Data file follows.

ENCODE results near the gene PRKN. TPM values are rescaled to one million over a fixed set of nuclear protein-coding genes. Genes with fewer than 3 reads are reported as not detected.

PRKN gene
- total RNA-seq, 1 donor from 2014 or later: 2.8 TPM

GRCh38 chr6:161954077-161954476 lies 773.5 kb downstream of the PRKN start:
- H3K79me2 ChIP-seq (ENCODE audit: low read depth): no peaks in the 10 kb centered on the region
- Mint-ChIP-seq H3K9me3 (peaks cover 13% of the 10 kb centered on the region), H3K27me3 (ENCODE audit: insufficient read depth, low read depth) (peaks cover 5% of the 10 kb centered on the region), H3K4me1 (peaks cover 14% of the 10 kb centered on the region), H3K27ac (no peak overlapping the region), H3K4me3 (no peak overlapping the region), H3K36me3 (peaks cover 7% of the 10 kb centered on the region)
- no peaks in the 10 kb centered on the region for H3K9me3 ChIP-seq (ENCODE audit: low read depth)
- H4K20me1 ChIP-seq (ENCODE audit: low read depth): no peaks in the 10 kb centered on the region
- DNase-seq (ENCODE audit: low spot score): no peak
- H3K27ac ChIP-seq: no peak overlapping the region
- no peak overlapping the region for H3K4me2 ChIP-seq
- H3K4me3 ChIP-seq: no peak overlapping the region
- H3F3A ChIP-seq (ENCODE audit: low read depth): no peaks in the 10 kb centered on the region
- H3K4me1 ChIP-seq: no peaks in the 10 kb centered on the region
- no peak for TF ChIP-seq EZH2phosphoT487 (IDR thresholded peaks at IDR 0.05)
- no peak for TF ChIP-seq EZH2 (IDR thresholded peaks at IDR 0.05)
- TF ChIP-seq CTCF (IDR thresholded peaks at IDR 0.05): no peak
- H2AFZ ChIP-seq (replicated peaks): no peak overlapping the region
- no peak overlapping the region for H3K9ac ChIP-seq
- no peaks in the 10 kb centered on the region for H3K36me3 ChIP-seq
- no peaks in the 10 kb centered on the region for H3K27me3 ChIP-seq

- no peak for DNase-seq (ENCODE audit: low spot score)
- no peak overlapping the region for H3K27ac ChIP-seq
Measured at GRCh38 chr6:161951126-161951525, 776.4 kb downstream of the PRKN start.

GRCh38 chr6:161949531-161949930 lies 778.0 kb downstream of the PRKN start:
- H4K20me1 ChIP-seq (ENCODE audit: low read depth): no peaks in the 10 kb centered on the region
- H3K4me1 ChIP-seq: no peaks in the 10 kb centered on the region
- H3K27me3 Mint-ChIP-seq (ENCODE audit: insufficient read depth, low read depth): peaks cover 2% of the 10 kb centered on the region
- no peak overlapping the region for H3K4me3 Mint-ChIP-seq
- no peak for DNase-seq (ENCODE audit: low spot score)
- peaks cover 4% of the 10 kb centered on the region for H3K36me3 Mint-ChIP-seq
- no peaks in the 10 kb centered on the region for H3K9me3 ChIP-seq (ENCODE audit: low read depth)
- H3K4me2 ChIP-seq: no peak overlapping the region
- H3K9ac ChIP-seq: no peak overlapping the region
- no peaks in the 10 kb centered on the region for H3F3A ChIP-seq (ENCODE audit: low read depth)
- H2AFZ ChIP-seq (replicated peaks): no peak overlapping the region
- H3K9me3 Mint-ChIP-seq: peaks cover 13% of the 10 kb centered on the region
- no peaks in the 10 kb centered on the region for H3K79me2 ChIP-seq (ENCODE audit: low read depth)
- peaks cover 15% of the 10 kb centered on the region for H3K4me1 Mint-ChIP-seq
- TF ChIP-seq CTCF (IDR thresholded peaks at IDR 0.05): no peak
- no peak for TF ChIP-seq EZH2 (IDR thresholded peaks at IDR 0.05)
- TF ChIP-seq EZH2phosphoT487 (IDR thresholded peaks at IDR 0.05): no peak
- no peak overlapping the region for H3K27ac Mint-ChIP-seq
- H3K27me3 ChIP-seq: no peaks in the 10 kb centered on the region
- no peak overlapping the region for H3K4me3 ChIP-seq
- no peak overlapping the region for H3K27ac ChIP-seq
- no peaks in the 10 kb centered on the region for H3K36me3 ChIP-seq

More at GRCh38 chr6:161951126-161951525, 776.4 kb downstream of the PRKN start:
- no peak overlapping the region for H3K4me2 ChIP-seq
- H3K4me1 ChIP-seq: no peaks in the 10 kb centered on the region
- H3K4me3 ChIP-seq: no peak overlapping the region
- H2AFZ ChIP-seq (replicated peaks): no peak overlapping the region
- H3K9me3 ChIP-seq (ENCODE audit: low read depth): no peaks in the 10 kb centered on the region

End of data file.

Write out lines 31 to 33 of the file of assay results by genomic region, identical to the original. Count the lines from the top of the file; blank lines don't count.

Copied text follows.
- peaks cover 4% of the 10 kb centered on the region for H3K36me3 Mint-ChIP-seq
- no peaks in the 10 kb centered on the region for H3K9me3 ChIP-seq (ENCODE audit: low read depth)
- H3K4me2 ChIP-seq: no peak overlapping the region